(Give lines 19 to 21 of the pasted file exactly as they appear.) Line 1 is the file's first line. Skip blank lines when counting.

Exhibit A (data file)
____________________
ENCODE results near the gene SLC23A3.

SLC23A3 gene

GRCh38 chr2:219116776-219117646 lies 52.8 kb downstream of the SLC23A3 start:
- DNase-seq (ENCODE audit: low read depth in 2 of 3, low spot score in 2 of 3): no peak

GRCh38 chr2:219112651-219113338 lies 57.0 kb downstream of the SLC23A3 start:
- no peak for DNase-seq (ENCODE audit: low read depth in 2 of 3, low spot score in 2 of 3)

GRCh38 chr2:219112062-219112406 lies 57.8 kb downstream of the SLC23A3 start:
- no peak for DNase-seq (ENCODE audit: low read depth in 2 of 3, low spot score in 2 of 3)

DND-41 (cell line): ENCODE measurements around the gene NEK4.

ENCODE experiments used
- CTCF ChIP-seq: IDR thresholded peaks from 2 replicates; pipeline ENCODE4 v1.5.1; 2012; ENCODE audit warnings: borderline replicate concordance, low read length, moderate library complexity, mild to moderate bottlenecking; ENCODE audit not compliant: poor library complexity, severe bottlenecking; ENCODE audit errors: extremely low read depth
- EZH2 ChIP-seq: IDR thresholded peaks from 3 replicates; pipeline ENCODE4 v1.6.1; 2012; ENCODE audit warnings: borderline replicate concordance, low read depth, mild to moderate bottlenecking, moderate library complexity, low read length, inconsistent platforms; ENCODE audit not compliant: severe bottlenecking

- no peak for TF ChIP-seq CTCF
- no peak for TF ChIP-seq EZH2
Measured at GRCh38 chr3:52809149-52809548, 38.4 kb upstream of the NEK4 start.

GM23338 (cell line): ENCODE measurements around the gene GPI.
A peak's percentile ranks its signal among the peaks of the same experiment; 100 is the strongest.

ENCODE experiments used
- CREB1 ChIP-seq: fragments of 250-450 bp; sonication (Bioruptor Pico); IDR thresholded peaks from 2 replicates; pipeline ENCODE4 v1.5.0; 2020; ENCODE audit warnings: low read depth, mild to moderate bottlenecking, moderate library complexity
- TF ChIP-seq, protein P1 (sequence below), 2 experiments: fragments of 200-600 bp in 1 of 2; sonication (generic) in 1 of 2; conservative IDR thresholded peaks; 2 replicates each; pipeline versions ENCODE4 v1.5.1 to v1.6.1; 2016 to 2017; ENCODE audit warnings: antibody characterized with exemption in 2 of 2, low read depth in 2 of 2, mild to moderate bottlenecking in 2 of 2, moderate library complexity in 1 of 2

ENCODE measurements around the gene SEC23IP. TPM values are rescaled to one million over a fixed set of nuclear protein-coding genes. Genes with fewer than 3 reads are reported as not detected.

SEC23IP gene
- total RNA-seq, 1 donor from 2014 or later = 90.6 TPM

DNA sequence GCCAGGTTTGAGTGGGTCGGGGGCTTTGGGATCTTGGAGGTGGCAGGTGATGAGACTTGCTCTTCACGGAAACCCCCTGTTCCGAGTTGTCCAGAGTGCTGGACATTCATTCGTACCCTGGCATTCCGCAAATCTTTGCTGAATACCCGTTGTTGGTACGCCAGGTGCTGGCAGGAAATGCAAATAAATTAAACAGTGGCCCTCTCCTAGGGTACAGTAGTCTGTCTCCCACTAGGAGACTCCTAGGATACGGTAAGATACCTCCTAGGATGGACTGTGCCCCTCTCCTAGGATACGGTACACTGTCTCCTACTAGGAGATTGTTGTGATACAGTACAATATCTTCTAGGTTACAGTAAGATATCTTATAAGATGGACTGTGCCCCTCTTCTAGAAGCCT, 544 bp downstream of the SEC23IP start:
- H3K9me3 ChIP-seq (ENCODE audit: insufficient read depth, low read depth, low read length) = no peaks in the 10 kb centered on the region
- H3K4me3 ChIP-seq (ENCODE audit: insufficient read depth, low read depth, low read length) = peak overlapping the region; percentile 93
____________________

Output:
- CREB1 ChIP-seq: fragments of 250-450 bp; sonication (Bioruptor Pico); IDR thresholded peaks from 2 replicates; pipeline ENCODE4 v1.5.0; 2020; ENCODE audit warnings: low read depth, mild to moderate bottlenecking, moderate library complexity
- TF ChIP-seq, protein P1 (sequence below), 2 experiments: fragments of 200-600 bp in 1 of 2; sonication (generic) in 1 of 2; conservative IDR thresholded peaks; 2 replicates each; pipeline versions ENCODE4 v1.5.1 to v1.6.1; 2016 to 2017; ENCODE audit warnings: antibody characterized with exemption in 2 of 2, low read depth in 2 of 2, mild to moderate bottlenecking in 2 of 2, moderate library complexity in 1 of 2

ENCODE measurements around the gene SEC23IP. TPM values are rescaled to one million over a fixed set of nuclear protein-coding genes. Genes with fewer than 3 reads are reported as not detected.